About caribBEING
Founded in 2012, caribBEING builds cultural awareness and fosters Caribbean heritage through Film + Art + Culture. This creative hub is a fully-integrated, award-winning group that has partnered with Brooklyn Museum, the James Beard Foundation and other cultural partners. Learn more at caribbeing.com.

About Prospect Park Alliance
Prospect Park Alliance is the non-profit organization that sustains, restores and advances Prospect Park, Brooklyn’s Backyard, in partnership with the City of New York. The Alliance provides critical staff and resources that keep the Park green and vibrant for the diverse communities that call Brooklyn home. Learn more at prospectpark.org.

About NewYork-Presbyterian Brooklyn Methodist Hospital
NewYork-Presbyterian Brooklyn Methodist Hospital has been providing outstanding medical care to the surrounding communities for over 130 years. Located in Park Slope, Brooklyn, the 591-bed teaching hospital is affiliated with Weill Cornell Medicine and provides specialized services in advanced and minimally invasive surgery, neurosciences, orthopedics, digestive and liver disorders, and cancer and cardiac care. Learn more at nyp.org/brooklyn.

Paul Martinka

Martin Luther King Jr. Day at Prospect Park

January 3, 2020

As we enter a new decade, Prospect Park Alliance invites you to join us for special Martin Luther King Jr. Day activities in Prospect Park. This holiday is a great opportunity to take stock of the world we live in and reflect on what we can do to make it a better place for all. It’s also an ideal time to fit in those special winter activities you didn’t quite get to in December.

Freedom Songs and Stories with Tammy Hall
2 + 3 pm
Lefferts Historic House, $3 suggested donation, Registration Required

While Martin Luther King Jr. Day is specific to the United States, the struggle for freedom and self-determination is a universal experience across the world. This holiday, join Prospect Park Alliance at Lefferts Historic House for Freedom Songs and Stories with Tammy Hall. A masterful storyteller, Tammy Hall weaves together diverse tales from around the world to create a rich experience for all. Space at this event is limited, so please make sure to register for the event and bring your ticket confirmation on the day of the event.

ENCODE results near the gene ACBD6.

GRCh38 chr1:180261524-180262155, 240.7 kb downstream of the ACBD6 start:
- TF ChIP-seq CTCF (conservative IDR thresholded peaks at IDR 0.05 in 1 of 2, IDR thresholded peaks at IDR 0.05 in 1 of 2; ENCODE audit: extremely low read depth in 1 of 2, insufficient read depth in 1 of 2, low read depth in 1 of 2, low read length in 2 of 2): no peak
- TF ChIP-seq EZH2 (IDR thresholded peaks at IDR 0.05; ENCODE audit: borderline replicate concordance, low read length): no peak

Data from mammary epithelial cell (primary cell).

RSVP-btn-orange.png

Nature Exploration
12–4 pm
Prospect Park Audubon Center, Free

We hear you: it’s hard to get outside in the dead of winter! If you need a reason to get out there, consider joining Prospect Park Alliance at the Audubon Center. Designed to encourage children’s curiosity while teaching them about the plants and animals native to Brooklyn, these activities are fun for kids and caretakers alike.

  • Discovery Pack, 12–3 pm: Want to create your own Prospect Park adventure? Stop by the Audubon Center to pick up a Discovery Pack, a ready-to-go kit filled with nature activities for families, and explore the diverse habitats of Brooklyn’s backyard in whichever way you please!
  • Animal Encounter, 2–3 pm: Watch and ask questions as Alliance Naturalists tell you about the animals that live inside the Audubon Center. Found near and far, learn the animals’ favorite foods and the habitats they call home. This program starts promptly at 3 pm. Animal Encounters is made possible with generous support from Macy’s, Inc.
  • Winter Wilderness Walk, 3-4 pm: Curious about animal tracks in the snow, how trees survive without leaves, or how bugs stay warm? Join an Alliance Naturalist for a tour of Prospect Park to learn how plants and animals survive the winter. This program leaves from the Audubon Center promptly at 3 pm.